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THE lonely wooden village
Lies far beneath our eyes, The
cattle bells are tinkling
Where rocky hills arise ;
There are no fertile meadows,
Nor forests wild and free ; We
climb the rugged pathway
And watch the distant sea.
But 'mid the stony mountains
Grow flowers fair and sweet, And
tufts of fragrant heart's-ease Are smiling at our feet.
Do they grow in dear New England?
I never looked before;
With oaks and silver beeches,
I cared for nothing more.
But now I stoop and gather
The loveliness I see, And every
Brings happiness to me. I forget
the noble forests,
The oaks and hazel bowers,
And Mess the rocky mountains
For the beauty of their flowers.
When in the land of sorrow
We climb the weary hill,
We leave the rich green meadows
That were so calm and still; The
rocks close in around us,
The air is sharp and cold, We can
not help regretting
The summer days of old.
But though the great are taken,
Small pleasures still are left;
Stoop down, and we shall gather A
blossom in each cleft;
And though our thoughts may
wander To lost and lovely bowers,
We bless the rocky mountains
For the beauty of their flowers !
ON our first page and on
page 548 we give
General GRANT'S campaign before Petersburg. The
scene of the EXPLOSION AT CITY POINT, which occurred August 9, and which is
illustrated on our first page, was along the new pine wharf at the main
steamboat landing. This wharf was one-third of a mile in length. Back from its
edge ten or twelve feet was the large new Government warehouse, also of pine,
nearly coextensive in length with the wharf, and answering as a depot for the
railroad which conveys supplies to the army. Across the railroad, and at the
foot of the hill on which the small town is situated, was a new row of
buildings, accommodating the Post, office, Adams's Express office, and the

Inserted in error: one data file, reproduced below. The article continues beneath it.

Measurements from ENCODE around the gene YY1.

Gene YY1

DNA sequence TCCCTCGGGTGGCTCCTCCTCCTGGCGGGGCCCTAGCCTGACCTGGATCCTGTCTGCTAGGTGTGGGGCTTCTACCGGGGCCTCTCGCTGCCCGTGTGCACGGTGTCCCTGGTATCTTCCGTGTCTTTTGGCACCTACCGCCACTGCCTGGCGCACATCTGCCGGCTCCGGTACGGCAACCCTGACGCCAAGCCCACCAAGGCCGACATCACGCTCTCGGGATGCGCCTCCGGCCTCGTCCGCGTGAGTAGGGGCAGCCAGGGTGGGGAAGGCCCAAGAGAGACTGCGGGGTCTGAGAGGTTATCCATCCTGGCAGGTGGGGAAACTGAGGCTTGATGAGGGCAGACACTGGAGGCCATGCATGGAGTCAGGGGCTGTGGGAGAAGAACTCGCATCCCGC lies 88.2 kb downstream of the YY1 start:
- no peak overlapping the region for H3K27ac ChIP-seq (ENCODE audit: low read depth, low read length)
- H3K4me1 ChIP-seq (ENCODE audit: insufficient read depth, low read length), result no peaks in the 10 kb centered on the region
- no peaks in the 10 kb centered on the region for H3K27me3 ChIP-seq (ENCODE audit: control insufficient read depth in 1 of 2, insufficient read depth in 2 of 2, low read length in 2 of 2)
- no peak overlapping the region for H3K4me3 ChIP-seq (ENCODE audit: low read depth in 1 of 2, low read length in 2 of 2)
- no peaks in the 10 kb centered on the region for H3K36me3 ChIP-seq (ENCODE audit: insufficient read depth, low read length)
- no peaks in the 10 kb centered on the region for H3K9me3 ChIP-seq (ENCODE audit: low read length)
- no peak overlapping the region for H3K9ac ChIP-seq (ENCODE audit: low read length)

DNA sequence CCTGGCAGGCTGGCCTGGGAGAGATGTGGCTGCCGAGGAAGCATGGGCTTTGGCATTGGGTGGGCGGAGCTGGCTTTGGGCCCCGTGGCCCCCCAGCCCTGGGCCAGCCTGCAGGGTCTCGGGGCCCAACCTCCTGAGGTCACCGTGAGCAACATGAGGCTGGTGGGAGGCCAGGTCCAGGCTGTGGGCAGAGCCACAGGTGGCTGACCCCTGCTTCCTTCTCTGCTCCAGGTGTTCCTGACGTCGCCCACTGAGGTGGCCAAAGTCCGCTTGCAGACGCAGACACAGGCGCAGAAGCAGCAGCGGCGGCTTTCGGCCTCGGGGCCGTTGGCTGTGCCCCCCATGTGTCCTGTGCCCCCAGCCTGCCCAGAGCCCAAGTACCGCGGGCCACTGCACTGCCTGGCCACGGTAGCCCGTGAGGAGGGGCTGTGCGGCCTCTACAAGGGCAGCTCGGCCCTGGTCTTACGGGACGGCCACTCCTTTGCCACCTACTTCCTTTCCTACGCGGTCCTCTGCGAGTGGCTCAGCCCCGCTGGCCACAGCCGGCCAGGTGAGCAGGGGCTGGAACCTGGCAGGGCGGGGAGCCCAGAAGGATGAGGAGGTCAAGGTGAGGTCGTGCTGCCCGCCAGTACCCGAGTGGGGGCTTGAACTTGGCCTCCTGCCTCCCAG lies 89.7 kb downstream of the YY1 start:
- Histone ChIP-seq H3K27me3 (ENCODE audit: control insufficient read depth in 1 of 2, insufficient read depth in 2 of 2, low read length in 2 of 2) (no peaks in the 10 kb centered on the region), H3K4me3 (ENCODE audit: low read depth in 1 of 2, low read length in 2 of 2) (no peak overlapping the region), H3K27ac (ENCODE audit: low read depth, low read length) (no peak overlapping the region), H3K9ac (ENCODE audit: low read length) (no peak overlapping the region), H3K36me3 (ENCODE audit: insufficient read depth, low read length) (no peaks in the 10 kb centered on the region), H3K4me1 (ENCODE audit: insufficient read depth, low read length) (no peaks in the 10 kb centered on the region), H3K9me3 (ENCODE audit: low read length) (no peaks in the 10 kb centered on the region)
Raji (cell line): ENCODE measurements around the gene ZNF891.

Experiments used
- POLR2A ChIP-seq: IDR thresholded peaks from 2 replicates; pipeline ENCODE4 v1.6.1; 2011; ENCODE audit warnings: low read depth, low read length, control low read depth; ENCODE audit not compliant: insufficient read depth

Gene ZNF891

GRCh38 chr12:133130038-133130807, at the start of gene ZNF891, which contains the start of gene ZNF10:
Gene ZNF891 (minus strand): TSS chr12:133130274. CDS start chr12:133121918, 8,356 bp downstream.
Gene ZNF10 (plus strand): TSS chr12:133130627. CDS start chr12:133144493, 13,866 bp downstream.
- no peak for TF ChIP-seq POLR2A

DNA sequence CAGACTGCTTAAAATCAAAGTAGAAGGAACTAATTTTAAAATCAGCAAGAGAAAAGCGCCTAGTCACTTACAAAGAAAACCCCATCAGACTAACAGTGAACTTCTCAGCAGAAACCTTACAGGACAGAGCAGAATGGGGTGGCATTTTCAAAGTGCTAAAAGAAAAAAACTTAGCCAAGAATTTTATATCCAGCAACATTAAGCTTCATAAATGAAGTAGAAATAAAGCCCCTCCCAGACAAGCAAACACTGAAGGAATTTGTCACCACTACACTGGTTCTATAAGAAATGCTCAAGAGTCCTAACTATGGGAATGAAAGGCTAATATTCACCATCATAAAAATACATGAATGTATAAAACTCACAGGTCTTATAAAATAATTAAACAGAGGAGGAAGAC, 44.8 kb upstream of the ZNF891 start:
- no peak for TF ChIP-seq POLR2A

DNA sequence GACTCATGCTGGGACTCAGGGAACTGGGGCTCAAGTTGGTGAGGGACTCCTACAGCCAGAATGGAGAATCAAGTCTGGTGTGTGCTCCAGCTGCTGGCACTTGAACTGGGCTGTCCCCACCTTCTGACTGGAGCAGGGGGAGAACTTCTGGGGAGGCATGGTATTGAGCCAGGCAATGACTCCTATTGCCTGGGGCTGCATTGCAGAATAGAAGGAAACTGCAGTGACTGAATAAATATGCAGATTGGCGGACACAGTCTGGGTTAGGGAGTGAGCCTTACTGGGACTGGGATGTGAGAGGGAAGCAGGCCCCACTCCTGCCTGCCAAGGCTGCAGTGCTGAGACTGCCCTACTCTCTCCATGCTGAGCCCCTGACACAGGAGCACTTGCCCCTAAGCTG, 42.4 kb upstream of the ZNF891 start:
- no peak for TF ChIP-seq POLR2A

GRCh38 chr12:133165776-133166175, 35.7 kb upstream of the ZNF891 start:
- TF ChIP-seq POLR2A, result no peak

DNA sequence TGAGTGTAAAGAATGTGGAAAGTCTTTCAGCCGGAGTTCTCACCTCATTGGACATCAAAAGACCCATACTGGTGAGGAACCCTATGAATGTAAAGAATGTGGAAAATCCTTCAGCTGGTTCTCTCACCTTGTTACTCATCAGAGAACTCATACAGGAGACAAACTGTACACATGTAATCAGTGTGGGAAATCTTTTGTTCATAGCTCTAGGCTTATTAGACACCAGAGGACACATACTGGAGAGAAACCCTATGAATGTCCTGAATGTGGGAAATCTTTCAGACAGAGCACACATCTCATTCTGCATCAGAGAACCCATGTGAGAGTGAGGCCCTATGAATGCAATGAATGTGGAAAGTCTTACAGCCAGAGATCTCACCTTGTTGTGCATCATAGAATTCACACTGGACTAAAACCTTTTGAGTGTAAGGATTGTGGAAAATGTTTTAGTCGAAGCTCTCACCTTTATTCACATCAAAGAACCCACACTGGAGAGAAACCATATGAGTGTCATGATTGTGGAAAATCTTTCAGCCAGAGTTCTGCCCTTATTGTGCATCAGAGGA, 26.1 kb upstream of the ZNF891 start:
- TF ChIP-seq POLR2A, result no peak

Quarter-master's office. Upon the hill, besides about a dozen houses, were
numerous tents for soldiers. On the morning of the explosion three barges, the
Major - General Meade, the J. E. Kendrick, and the J. C. Campbell lay close to
the wharf. The J. E. Kendrick was loaded with ammunition, and it was on this
boat that the mischief was developed from a too careless handling of the
ammunition. The 11.30 A.M. train was just about to start out when a stunning
shock was heard, and the air was piled thick with the ruinous fragments which in
their fall rained down upon the tents and houses on the hill, and upon the heads
of passengers on board the train, scattering the ground for a mile around with
muskets, shells, bolt-heads, and the ribs of exploded barges. The Kendrick was
blown to atoms with the loss of all on board—a dozen or more of souls. The
captain was absent. The General Meade and the Campbell were destroyed and sunk
with little if any loss of life. The wharf was torn up, the warehouse was
destroyed, and the railroad cars shattered, though not irreparably, by the
concussion. The row of buildings the other side of the railroad was crushed. The
entire loss of property was about two millions. The loss of life was not so
large as might have been expected. Upward of 50 were killed, 32 of whom were
colored laborers. Besides these nearly a hundred were wounded, a great
proportion slightly. It was altogether a melancholy and heart sickening
The illustration on page 548
represents the charge which followed the explosion in front of Petersburg, July
30. This sketch gives also a more detailed outline of the scene of the exploded
mine. The heights shown in the picture are those of Cemetery Ridge, and were the
points aimed at by our troops. In the fore-ground is the crater formed in the
rebel works by the explosion. Here it was that our soldiers were massed for
further efforts, while in the mean time troops are hurrying up for support. This
was the ground also of the flag of truce, and was literally covered with the
FEDERAL OFFICERS' QUARTERS IN CHARLESTON.
WE give on
page 549 an
illustration representing the quarters allotted to the fifty Union prisoners
lately imprisoned and held under fire in
Charleston. The principal interest connected
with this sketch is the disclosure which it makes of the ravaging desolation
brought by our fleet upon the city. As many as fifty shells a day are lodged in
the city. Buildings on all sides are torn to pieces. General SEYMOUR, one of the
officers confined in these quarters, was one of General ANDERSON'S garrison at
Fort Sumter when that fort was assaulted by the
rebels. He had, therefore, many influential acquaintances there, and in this way
became the recipient of many courtesies. On their wit, to Charles-
ton the Federal prisoners were
treated with great indignity ; the food given them was poor, and barely
sufficient to sustain life. The quarters in which they were confined were at the
corner of Broad and Rutledge streets. The sketch is by one of the officers
confined. It seem that, although nominally under fire, only one shell canto near
them, and that not sufficiently near to do any harm.
I WAS as unreasonable and
undisciplined a girl at twenty as I had been two years before ; and yet I had
seen some trouble in those two years, that ought to have schooled my rebellious